Grant Wahl’s brother Eric reveals he got divorced the same day the soccer reporter died

In the span of a few years, I watched Celine’s father die on a gurney, my mother died, my mother-in-law died, my father died; last month I had to put down my 19yr-old cat. Last Friday, I’d agreed to a divorce from the love of my life, & later that day, my brother died.

‘I felt, feel, obliterated. Grant was my confidante, my champion, my friend, my defender, my brother & only sibling. Grant knew things that happened to me growing up gay in KS. We had thorough educations in injustice from our educator parents. Grant majored in political science.

‘I taught summer school in KCMO in ’95 to be able to afford to fly down to Buenos Aires to be w Grant as he worked on his senior thesis about the relationship between soccer & voting. 

‘He had his laptop stolen; it wouldn’t be the last time. I went to Ankara for teaching, then went to Princeton for Grant’s gradation. He wanted to show me everything; he still talked like an amazed kid. I was filled with admiration for him. 

‘He’d secured an internship at the Miami Herald, & our grandma got him this tiny car he loaded up & drove from KS to FL he had his laptop stolen again in Miami; this time, they also took his back issues of The New Yorker, which he found almost funny. 

‘When Grant signed on w SI (Sports Illustrated), I’d never heard him so overcome w excitement. Grant had wanted to write for SI since elementary school, even writing a letter to the magazine then saying something like, “My name is Grant Wahl, and I want to write for you.” He received a reply along the lines of “that’s cute & thanks,” but the fact he received a reply stuck w him.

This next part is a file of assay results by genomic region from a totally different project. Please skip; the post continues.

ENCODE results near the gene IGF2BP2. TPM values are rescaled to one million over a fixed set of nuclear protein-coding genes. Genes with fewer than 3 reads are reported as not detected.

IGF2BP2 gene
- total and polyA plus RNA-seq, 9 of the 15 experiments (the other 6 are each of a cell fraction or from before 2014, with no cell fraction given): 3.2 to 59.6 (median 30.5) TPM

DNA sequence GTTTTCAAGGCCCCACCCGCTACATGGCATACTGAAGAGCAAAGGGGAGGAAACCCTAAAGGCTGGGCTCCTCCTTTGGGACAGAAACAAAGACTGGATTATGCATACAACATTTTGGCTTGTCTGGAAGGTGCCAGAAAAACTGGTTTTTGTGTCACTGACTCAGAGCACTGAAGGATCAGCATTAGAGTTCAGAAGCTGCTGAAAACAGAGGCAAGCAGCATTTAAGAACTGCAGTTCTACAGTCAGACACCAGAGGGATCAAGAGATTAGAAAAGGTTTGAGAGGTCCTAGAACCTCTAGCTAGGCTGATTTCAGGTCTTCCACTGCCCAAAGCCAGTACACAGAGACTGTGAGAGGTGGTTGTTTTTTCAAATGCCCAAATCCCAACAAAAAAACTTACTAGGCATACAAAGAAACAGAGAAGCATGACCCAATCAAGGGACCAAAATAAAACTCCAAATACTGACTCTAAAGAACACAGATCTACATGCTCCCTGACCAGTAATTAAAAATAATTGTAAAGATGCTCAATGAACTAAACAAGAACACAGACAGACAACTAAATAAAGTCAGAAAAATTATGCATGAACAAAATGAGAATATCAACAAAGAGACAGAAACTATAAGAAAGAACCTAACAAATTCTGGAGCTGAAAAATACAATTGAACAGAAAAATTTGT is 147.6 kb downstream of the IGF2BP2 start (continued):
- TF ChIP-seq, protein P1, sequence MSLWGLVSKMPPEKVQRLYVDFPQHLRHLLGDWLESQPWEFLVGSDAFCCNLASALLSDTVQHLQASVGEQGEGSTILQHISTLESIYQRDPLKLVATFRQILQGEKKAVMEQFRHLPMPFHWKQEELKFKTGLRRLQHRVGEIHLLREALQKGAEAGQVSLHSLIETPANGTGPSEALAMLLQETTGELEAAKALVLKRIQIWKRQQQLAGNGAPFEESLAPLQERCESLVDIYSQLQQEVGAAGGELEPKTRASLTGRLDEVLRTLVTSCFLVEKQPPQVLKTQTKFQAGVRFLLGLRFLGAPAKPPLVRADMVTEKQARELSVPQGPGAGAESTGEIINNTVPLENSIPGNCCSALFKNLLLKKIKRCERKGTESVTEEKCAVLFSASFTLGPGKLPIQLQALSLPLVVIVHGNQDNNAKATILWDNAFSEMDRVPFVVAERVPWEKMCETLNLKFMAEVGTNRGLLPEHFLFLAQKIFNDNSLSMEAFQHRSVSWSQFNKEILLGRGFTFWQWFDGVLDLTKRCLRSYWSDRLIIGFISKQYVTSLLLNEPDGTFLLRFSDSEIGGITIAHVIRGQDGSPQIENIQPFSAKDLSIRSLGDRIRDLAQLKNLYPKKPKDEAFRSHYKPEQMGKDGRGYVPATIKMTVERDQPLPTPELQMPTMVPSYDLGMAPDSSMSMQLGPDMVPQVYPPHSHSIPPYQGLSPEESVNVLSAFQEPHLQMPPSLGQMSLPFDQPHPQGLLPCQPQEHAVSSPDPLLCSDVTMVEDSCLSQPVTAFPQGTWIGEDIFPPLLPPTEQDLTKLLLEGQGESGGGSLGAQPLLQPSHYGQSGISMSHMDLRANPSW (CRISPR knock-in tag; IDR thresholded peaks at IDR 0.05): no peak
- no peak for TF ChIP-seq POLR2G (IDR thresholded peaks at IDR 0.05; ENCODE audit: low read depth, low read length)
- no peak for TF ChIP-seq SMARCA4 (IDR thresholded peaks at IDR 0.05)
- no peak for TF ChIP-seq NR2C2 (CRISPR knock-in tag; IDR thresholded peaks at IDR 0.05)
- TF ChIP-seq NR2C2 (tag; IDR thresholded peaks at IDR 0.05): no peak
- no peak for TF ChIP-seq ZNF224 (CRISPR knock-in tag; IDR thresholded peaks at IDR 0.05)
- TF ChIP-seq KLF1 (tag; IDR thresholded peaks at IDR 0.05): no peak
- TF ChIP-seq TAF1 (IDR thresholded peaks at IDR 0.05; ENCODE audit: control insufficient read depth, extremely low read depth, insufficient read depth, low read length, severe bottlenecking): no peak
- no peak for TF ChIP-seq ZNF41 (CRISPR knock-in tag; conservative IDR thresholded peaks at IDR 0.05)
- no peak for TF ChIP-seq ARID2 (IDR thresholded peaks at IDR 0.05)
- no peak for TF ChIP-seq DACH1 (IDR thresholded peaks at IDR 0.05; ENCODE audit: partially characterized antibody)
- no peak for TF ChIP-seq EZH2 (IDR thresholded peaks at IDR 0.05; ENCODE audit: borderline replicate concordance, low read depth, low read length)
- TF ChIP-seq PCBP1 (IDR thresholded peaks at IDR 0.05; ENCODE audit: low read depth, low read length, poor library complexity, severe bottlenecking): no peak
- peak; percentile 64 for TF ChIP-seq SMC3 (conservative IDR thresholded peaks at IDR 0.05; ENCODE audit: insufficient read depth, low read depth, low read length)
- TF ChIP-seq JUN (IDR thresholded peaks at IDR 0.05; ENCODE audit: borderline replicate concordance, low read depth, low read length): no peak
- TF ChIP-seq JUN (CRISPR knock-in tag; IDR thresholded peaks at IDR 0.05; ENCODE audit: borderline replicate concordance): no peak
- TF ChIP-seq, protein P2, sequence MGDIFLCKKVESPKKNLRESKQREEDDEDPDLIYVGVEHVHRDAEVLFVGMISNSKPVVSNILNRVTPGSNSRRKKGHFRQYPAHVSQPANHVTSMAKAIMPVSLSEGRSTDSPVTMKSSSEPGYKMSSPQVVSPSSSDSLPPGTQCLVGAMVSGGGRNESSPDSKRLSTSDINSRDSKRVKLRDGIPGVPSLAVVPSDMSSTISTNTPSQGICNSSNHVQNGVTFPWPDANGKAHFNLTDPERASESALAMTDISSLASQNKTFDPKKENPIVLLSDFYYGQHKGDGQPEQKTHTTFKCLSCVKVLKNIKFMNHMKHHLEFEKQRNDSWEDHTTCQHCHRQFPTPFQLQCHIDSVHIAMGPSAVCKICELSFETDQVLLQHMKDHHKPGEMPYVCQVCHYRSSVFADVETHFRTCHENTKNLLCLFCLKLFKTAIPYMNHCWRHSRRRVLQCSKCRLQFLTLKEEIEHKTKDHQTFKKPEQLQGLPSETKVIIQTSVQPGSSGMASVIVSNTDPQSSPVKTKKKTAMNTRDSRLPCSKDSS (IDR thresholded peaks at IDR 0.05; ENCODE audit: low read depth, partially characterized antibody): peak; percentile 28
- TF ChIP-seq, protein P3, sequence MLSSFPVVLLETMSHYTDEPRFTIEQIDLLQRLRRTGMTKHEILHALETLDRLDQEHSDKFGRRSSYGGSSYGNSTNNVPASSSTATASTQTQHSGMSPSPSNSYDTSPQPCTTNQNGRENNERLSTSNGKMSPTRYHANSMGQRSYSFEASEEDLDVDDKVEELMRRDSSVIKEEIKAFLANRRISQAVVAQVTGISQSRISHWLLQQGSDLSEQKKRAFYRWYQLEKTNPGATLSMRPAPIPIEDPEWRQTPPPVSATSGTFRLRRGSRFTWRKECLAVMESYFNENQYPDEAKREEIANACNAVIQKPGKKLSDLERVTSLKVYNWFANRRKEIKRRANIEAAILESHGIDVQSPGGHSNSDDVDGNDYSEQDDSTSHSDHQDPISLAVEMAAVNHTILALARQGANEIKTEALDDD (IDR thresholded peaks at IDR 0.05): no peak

‘It had an impact. Coming from where we did, you just can’t imagine what that gesture meant to him. And Grant made an effort to act in kind whenever he could from SI & afterward. I think sometimes it was easy for people from cushier backgrounds to take Grant’s earnestness for an angle or ploy until they inevitably discovered that they were getting real Grant. 

‘This isn’t to say he never got upset. If you were ever one of Grant’s editors, you know he was an enthusiastic defender of his own word choices & story ideas, among other things. And if Grant thought he was right about something “he was right.” Unless he wasn’t, and then he’d own it. Unless he still sort of expected he was right all along, which he probably was.

‘Grant didn’t come out of the box worldly. Growing up, he was the pickiest eater you ever saw. Not only did he not like peanut butter & jelly, he didn’t want the jelly or any butter, & he had Mom cut the crusts off. I think what would bring him around was wanting to impress girls.

‘Growing up in our tiny ranch house in Mission, we had a steady diet of baseball, football, basketball, tennis, golf, & Olympics on the TV, but also, given the times, Battle of the Network Stars, & Wide World of Sports. Howard Cosell, Diana Nyad, Phyllis George, Donna de Varona.

‘And, locally, our beloved KC institutions, Len Dawson and Karen Kornacki. Dear Karen Kornacki, our mom ensured we understood how important it is for women to be better represented in sports media.